in the above, we defined a parameter named carId. sb has built-in support for sending random STRING, DATE, DATETIME, DATETIMEOFFSET, INTEGER, DOUBLE, NAME and GUID - and for some data type it can do ranges. For example:

sb -u "http://example.com/api/car/{{{RAND_INTEGER:[1:1000000]}}}"

sends random integers in the range of 1 and 1,000,000.

Of course, random values do not always work and data needs to be taken from a pool of known values. In this case you can create a data file containing headers, matching the parameter names you have. (By default, only URL will be parameterised and if you need to parameterise the body too, you need to add flag -b too(. You pass the name of the file using -f (file) which assumes the file is a CSV. You can shuffle the records using -U (--shuffleData) flag. TSV is also supported using option -a (--TSV), here with shuffling the data:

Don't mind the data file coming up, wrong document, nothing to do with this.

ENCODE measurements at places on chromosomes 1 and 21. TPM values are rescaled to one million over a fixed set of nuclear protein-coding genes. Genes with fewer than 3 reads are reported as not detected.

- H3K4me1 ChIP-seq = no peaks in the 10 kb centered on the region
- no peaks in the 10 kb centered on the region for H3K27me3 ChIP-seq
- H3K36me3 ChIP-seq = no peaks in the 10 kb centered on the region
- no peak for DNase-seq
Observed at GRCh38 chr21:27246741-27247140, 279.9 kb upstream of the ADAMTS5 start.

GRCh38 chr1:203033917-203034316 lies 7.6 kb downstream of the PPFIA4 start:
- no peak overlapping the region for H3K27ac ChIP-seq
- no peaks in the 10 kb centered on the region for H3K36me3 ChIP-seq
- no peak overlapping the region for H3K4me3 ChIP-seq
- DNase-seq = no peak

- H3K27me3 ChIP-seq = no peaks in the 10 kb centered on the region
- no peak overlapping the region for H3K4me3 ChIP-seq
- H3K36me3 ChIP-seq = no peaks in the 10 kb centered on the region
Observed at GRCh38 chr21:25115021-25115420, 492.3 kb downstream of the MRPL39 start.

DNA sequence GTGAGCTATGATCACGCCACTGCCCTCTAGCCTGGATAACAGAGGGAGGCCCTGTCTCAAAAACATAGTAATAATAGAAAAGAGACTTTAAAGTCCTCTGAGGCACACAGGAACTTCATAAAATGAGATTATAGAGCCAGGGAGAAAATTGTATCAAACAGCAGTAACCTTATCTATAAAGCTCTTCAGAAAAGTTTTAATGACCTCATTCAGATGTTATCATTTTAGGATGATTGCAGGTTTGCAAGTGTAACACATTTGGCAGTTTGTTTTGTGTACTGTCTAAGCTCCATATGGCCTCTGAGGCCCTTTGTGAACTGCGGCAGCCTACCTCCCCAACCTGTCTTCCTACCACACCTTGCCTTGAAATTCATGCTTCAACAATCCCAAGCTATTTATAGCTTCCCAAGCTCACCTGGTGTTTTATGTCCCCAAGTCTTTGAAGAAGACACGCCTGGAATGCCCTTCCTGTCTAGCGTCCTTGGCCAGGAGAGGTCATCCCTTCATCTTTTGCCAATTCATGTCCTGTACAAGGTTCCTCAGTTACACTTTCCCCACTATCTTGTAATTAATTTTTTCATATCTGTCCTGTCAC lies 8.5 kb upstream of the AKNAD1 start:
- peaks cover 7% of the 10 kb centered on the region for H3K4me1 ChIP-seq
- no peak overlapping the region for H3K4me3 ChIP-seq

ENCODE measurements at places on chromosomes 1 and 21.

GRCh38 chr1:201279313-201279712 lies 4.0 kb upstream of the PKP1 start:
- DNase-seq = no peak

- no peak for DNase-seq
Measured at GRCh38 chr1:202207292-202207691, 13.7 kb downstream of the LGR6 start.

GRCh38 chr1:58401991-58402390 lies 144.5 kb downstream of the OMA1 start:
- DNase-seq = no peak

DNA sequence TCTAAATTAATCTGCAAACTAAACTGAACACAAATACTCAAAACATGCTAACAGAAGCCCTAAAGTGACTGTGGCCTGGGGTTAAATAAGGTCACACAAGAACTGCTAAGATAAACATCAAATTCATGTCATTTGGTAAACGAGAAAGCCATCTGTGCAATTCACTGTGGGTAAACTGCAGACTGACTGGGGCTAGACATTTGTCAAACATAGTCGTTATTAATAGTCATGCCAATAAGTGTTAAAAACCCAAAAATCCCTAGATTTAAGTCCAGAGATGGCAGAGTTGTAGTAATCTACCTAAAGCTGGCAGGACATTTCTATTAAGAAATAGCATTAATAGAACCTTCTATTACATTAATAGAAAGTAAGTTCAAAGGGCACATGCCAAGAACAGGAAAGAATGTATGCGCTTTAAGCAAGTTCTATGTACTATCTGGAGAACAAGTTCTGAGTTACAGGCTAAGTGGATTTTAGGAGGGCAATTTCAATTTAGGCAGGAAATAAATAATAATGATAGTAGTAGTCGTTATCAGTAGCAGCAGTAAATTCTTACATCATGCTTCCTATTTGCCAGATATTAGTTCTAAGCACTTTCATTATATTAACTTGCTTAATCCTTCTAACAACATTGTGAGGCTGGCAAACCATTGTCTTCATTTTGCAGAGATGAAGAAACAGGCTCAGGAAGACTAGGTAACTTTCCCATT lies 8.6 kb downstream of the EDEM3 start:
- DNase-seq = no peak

sb -u "http://example.com/api/car/{{{carId}}}" -f carIds.tsv -a -U

Let's look an example. So let's say you are testing car update API (which needs a PUT method with a payload) and you need to parameterise car id and their prices. Prepare a data file called testdata.csv:


And create a template file (template.txt):

some-header: some-value

    "price": {{{price}}}

And now run your test. NOTE that -b needs to be supplied to parameterise body:

sb -u "http://example.com/api/car/{{{carId}}}" -f testdata.csv -t template.txt -m PUT -b

Values from your dataset will be used to populate and send requests. Once it has reached the end of the file, it will start from the beginning.

You can also create a data provider plugin to fully control the process. See below for more information.

Real-time report chart/UI